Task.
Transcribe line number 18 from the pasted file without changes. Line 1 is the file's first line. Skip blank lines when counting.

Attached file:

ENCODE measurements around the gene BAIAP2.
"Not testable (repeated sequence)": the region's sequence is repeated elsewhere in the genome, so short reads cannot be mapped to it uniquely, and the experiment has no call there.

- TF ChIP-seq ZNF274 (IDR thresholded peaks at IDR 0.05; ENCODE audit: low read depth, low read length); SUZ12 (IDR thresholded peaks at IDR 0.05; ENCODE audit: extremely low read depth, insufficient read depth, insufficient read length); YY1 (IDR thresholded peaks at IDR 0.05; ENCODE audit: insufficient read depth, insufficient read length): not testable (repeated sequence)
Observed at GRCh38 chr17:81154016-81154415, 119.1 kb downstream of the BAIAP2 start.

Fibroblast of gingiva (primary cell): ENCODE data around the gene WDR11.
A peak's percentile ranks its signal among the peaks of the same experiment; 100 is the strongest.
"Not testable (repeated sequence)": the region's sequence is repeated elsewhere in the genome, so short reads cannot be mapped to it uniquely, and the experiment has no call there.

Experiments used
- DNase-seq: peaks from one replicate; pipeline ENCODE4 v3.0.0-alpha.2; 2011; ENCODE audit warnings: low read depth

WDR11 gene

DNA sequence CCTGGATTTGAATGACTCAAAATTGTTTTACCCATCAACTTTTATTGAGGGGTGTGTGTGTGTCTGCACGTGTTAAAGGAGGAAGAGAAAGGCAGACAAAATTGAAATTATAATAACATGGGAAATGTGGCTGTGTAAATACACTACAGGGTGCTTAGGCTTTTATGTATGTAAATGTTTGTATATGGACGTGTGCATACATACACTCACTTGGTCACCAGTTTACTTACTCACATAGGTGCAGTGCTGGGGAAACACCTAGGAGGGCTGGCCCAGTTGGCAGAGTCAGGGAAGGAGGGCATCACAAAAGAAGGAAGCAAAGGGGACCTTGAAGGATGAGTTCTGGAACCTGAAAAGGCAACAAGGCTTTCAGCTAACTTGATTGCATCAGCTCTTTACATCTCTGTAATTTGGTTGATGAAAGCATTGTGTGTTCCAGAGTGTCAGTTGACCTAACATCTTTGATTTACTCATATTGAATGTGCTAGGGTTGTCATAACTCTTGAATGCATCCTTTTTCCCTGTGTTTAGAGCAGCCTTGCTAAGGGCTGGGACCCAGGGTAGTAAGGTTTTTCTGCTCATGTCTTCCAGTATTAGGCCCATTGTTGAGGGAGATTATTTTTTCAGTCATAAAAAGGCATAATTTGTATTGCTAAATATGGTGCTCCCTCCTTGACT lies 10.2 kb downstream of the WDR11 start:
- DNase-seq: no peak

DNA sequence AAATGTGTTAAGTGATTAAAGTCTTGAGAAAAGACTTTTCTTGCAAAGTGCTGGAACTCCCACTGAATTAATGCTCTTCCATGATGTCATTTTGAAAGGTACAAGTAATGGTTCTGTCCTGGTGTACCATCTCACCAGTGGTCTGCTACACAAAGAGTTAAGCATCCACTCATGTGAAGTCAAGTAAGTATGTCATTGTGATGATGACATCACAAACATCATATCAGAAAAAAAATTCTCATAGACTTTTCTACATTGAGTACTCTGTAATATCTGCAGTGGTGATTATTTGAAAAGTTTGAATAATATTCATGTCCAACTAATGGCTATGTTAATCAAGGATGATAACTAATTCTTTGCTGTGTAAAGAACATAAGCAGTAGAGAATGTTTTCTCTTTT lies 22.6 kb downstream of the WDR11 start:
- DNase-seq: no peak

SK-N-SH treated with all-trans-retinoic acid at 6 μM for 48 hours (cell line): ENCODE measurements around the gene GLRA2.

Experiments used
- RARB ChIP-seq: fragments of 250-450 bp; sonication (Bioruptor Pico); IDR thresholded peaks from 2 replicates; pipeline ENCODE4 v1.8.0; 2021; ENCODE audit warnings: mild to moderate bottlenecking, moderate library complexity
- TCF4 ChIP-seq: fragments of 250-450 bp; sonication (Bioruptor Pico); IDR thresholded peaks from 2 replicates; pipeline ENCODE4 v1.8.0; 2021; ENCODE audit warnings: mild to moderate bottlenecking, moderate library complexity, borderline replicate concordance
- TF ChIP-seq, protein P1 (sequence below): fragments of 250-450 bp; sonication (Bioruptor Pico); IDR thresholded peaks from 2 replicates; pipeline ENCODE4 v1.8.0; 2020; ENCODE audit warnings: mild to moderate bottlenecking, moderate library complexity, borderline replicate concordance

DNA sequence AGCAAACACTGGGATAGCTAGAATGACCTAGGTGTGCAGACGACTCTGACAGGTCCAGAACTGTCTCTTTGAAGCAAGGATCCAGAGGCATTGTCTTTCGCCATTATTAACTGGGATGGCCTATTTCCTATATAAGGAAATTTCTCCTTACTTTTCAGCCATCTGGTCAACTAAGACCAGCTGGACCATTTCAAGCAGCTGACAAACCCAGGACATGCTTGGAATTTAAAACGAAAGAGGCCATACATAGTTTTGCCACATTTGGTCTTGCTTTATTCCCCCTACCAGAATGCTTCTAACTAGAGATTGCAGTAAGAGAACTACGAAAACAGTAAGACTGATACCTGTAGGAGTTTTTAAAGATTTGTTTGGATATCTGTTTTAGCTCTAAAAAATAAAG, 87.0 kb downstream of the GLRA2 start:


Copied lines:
- TCF4 ChIP-seq: fragments of 250-450 bp; sonication (Bioruptor Pico); IDR thresholded peaks from 2 replicates; pipeline ENCODE4 v1.8.0; 2021; ENCODE audit warnings: mild to moderate bottlenecking, moderate library complexity, borderline replicate concordance